OAuth access tokens
All eBay REST interfaces use OAuth 2.0 access tokens for application authentication and user authorization. OAuth is the industry standard for assuring your online transactions are secure, and you must provide a valid access token for each request you make to the eBay REST interfaces.
The process of getting and using OAuth tokens might at first seem complicated. However, the steps are straight-forward once you understand the principles:
- Gather the values you need to get an access token from eBay.
- Send a token request to eBay to ask for a new access token.
- Use the token to authenticate your REST requests.
- Update the access token after it expires.
There are two types of access tokens, User tokens and Application tokens.
For the most part, Application tokens are general-use tokens that can be used for actions that don't require a high level of authorization (such as getting various information from the system).
User tokens, on the other hand, provide access to more powerful interfaces because they contain a grant from the user that authorizes access to their user data. Because of the sensitivity of the information that User tokens allow you to access (and the transactions they enable), the process and requirements needed to get a User token are more involved than the process for getting an Application token. Specifically, the user must grant your application the authorization needed to call the more restrictive interfaces.
Tip: You must have an active eBay Developer Program account to get the credentials needed to create OAuth tokens. For details, see: Creating an eBay Developers Program account.
Getting access tokens for your app
If you know what you're doing, follow these links to go straight to the procedures for generating tokens:
If you don't know the type of token you need (or if you just want to know more about tokens), read the rest of this topic by clicking the drop-down link below.
You can use one of two different access token types to authenticate the calls your application makes to the eBay APIs:
- Application tokens
- User tokens
Each token type provides for different levels of security and access, and you must use a different procedure to generate each type of access token. The token type you use depends on the architecture of your application and the role of the users who will be interacting with your app.
Access Token Types
Application tokens are general-use tokens that give access to non-intrusive eBay operations. For example, many
You must employ a User token to call "low-level" methods that access or modify user data and accounts. For example, consider an application that acts upon the eBay accounts of third-party users during an eBay transaction.
To get a User token, the users of your app must grant your application the permissions it needs to act upon their behalf. Each User token contains the set of scopes for which the user has granted their permission.
Check the scope requirements of each of the eBay methods you plan to use in your application, and include those scopes in your requests to generate User tokens.
It should be noted that not all architectures require the use of User tokens for low-level access; some application architectures are well-suited for the level of authorization provided by an Application token. Consider an application where the user is also the application owner and the all operations of the application modify only the data owned by the user. A user grant in this scenario makes little sense. That said, the eBay interfaces are designed to fit the requirements of a broad set of applications and the scoping requirements needed by the more powerful interfaces require you employ User tokens to access the methods that retrieve and modify user information and accounts.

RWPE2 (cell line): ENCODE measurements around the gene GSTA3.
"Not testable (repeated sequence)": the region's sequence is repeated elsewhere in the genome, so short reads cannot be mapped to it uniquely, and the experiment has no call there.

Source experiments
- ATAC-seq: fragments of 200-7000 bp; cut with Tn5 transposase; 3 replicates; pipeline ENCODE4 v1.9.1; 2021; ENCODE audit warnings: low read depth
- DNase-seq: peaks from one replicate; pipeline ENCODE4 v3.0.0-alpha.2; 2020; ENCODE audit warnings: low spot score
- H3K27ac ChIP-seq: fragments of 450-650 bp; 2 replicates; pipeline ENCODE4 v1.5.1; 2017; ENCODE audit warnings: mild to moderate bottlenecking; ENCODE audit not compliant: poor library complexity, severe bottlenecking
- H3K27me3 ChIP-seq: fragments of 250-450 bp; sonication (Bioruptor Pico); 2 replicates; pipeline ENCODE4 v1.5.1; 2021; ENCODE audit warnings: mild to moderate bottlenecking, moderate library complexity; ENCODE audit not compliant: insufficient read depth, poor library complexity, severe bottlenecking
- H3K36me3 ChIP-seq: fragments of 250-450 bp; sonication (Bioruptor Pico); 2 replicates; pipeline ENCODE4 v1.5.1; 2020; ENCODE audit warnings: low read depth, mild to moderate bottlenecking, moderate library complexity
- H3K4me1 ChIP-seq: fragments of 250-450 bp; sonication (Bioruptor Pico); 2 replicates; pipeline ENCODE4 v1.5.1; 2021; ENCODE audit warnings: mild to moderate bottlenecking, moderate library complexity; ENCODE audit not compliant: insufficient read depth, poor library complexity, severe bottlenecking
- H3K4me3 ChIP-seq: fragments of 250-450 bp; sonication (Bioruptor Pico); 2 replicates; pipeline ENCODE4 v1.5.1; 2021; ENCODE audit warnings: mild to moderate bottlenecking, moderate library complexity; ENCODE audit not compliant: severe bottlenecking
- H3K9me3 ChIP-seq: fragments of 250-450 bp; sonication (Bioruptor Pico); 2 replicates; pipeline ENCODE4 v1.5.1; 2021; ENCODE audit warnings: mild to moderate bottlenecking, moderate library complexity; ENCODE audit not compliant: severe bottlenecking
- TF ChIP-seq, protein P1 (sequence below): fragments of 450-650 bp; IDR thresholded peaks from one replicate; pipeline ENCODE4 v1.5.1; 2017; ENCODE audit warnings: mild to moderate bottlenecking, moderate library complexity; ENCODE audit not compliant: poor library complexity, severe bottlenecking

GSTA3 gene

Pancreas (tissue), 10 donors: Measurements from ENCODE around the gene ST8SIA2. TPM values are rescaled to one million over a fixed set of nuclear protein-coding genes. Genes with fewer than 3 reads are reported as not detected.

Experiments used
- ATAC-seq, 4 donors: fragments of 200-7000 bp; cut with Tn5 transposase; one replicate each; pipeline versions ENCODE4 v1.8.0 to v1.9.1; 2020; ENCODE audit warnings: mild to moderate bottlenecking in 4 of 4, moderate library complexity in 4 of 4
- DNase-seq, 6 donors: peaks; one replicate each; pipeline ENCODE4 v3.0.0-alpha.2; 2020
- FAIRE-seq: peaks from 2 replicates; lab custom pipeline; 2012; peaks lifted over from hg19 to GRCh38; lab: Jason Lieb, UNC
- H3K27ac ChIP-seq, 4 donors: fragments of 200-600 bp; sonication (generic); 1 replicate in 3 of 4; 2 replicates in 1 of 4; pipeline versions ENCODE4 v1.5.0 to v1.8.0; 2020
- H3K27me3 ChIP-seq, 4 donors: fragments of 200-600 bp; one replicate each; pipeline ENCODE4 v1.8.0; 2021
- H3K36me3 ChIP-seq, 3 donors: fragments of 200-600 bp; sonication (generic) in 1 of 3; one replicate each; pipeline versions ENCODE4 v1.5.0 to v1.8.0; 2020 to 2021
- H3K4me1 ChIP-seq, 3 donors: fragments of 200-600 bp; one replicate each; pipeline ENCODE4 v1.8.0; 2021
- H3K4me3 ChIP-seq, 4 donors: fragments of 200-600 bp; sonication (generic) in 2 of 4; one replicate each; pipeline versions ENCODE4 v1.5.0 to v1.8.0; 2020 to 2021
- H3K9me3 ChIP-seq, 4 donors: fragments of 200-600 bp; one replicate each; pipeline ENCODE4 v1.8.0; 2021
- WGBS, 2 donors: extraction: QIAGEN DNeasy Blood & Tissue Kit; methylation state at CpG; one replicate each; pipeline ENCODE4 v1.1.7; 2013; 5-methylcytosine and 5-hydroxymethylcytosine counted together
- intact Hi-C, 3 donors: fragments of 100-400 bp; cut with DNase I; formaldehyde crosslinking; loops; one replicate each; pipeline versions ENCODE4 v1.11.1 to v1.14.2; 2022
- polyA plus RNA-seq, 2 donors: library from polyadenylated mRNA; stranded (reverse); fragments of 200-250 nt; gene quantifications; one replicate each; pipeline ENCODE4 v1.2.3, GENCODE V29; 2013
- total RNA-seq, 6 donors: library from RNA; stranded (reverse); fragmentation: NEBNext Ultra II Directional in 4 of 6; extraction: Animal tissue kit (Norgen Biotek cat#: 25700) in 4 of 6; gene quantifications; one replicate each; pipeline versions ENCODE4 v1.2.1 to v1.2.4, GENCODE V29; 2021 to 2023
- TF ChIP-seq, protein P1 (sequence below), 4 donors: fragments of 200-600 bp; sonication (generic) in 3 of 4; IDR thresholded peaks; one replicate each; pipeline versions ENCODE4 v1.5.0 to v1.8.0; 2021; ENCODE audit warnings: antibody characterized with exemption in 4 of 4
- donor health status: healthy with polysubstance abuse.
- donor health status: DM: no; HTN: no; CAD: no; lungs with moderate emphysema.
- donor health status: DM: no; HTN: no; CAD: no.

More on access tokens
The eBay access token types are based on OAuth 2.0 client types and client profiles. eBay Application tokens pair a public client with a web application profile, while eBay User tokens pair a public client with a user agent profile.
OAuth 2.0 defines the following two client types:
A confidential client is an application that's able to keep OAuth credentials secure (and confidential) from the world at large. It is a "first-party" application in that only trusted users have access to the app internals, which is where token values might be stored. An example of such an app is a web application in which only the administrator has access to the server, and thus the OAuth credentials.
Contrast this to a public client application that is unable to keep credentials secure. Think of a mobile application that can be downloaded and used by many. You wouldn't want to store confidential credentials within this type of third-party application.
In addition to client types, the OAuth spec also defines several types of client profiles, including the web application profile and the user-agent based application profile. Typically, a web application is a confidential client that runs on a server and is accessed by a browser, while a user agent app is downloaded so it can run locally on a user's device. Mobile apps usually fall into this profile. It's also not unusual for a user-agent app to be accessed both from a server by a browser and directly through a native app.
In some scenarios, OAuth Application tokens pair a confidential client with a web application profile. This use case provides for tokens to be used with first-party applications, where the application users are implicitly trusted to access the interfaces targeted by the application's requests. The most common scenario for this type of Application token arises when the owner of an application operates as the application's user.
See the following topics for details for generating the different types of tokens: